Future of STOC Proposal

During the past year the SIGACT Executive committee has considered the issue that the STOC conference no longer attracts a large segment of the theoretical computer science community. Lance Fortnow wrote a proposal for restructuring the STOC conference to focus on bringing the theory community based on the model of large non-CS scientific conferences that accept all reasonable submissions, with many parallel sessions and plenary and invited talks. You can read the full proposal here.

The proposal had some support and some opposition in the executive committee. We did decide to circulate the proposal to approximately thirty members of the theory community. You can read many of these responses below. 

Based on the responses, the SIGACT Executive Committee decided to start with a mild change, increasing the number of allowed submissions from about 80 to 90. 

The above was presented at the STOC 2010 business meeting to mixed reaction. Some at the meeting suggested I open up the discussion. We encourage you to add your comments to this post or the responses and keep the discussion going.

21 comments:

  1. It seems the main objection is that many people like STOC and they see this proposal more as "losing" STOC rather than "gaining" something new.

    Just doing a separate the poster session (as suggested by Noam Nisan, Aaron Sterling and Rocco Servedio) seems like a workable compromise that would allay any fears that traditional STOC is being eliminated.

    This also seems to dovetail well with Dan Wallach's proposal for rebooting the entire CS conference system: www.cs.rice.edu/~dwallach/pub/reboot-2010-06-14.pdf.

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  2. As others have pointed out, rather than meddling with STOC which has its own constituency and traditions, perhaps it would be best to start a new conference called SIGACT as follows:

    SIGACT-A accepts 60-to-90 papers refereed to a very high standard.

    SIGACT-B accepts 120-200 papers refereed to a somewhat lower standard, but still a very high one. High quality rejects from SIGACT-A are given the option to present in SIGACT-B.

    SIGACT-P takes 100-200 posters refereed to a more modest standard which are given the option of appearing or not appearing in the proceedings.

    All three are held at the same place. Just from the number of presenters alone one should expect high attendance. Ideally the conference would be held during the summer months at a university campus, to facilitate attendance.

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  3. For me, the biggest concern about TCS ways of publishing is the prominence of conferences against journals. This raises the problem of checking proofs by the referees. It is not that uncommon to find some flaws in the proofs of papers published in STOC/FOCS or other good conferences (especially in the appendix part, as I suspect that we, reviewers, check more carefully "inside" proofs than "outside" proofs). Furthermore, contrary to what I read here, I do not find uncommon to see papers without a long version, therefore with missing proofs.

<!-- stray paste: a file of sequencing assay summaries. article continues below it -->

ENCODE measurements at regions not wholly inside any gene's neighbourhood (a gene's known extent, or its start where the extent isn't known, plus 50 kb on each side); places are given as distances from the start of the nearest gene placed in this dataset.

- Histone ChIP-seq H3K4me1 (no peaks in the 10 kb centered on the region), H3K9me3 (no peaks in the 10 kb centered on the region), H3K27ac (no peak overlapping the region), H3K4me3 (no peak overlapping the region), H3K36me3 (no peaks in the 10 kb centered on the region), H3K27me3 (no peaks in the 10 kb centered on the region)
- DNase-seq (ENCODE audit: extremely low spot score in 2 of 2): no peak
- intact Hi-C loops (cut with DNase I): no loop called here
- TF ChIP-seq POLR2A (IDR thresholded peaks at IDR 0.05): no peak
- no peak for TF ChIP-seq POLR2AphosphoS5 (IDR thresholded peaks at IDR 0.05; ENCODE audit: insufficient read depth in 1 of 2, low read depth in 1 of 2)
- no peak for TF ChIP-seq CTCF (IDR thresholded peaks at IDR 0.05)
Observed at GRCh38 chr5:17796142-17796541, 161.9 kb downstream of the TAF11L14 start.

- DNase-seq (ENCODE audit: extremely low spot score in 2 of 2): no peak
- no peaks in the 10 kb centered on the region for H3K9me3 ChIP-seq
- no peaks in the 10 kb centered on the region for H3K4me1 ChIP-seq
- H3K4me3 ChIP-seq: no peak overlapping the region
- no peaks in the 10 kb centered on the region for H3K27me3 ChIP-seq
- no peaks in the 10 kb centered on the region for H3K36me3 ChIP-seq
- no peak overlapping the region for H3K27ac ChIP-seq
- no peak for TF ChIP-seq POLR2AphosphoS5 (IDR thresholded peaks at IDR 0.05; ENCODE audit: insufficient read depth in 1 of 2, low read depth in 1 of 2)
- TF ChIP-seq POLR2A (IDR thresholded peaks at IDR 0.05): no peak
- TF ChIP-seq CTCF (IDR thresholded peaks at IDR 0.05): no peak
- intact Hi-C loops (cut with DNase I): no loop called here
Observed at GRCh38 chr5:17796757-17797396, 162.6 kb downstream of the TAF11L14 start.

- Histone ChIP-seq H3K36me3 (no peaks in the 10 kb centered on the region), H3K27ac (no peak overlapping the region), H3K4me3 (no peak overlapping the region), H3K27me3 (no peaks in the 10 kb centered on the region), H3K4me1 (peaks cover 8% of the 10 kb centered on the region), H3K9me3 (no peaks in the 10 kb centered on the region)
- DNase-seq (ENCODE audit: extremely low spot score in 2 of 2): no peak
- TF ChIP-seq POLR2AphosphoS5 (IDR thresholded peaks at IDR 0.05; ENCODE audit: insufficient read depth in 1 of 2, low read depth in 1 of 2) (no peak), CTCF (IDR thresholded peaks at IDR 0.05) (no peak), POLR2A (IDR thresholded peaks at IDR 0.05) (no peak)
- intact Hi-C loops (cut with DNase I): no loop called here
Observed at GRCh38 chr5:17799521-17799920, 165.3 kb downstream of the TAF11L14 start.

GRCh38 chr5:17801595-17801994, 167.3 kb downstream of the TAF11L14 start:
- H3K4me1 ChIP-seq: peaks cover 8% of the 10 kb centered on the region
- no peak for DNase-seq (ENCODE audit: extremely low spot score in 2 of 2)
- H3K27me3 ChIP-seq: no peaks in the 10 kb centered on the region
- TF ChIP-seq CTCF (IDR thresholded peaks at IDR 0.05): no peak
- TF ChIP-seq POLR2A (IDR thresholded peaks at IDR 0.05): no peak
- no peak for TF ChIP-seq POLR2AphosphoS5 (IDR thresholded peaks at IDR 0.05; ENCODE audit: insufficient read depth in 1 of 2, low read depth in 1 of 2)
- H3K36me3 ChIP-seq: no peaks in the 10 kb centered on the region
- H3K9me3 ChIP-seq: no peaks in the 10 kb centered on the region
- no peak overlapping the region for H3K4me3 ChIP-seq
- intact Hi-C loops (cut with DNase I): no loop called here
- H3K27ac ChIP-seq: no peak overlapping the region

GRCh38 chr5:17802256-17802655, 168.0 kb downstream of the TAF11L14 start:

Two conclusions about that:

    1. It is a problem that conferences ask for appendices read "at the reviewer discretion" as you cannot know whether the proofs were carefully checked.

    2. It is also a problem as reviewers do not have enough time to "carefully check" the proofs.

    3. It is a problem as you have some papers without any proof in the published version, and full versions are not always available (or easy to find).

    Some solutions:

    1. Publish electronic proceedings, therefore no page limitations.

    2. The only relevant solution for me: stop giving that importance to conferences, and switch to journals!

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  4. I am the previous anonymous, and forgot some points. I am very surprised by the arguments given in the other posts.

    One very recurrent comment is that we should keep STOC as it is because else it could be hard to compare CVs. But wait, isn't that more important to have some good ideas and good proofs instead? Moreover, it is often in conjunction with "how to compare old and new STOC?" But this has a name: side effects. So please try to see a bit more in advance than just your next recruitment!

    The second argument I cannot accept is speed of dissemination. While almost everybody speaks about arXiv or ECCC, almost everybody seems to view dissemination as in the "good old days" when papers were typewritten and send by mail. Dissemination is done via those preprints servers. And I do not think conferences should disappear, but just lose their role of publication. So you could learn about new ideas in conferences just as now!

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  5. a) Given the current culture it will be impossible
    to reach Lance's vision of a less prestigous STOC.

    b) However, there are some things we can do to improve STOC. I propose these NOT as a way to get to Lance's vision, but as things that are good to do anyway. I suspect they are NOT controversial,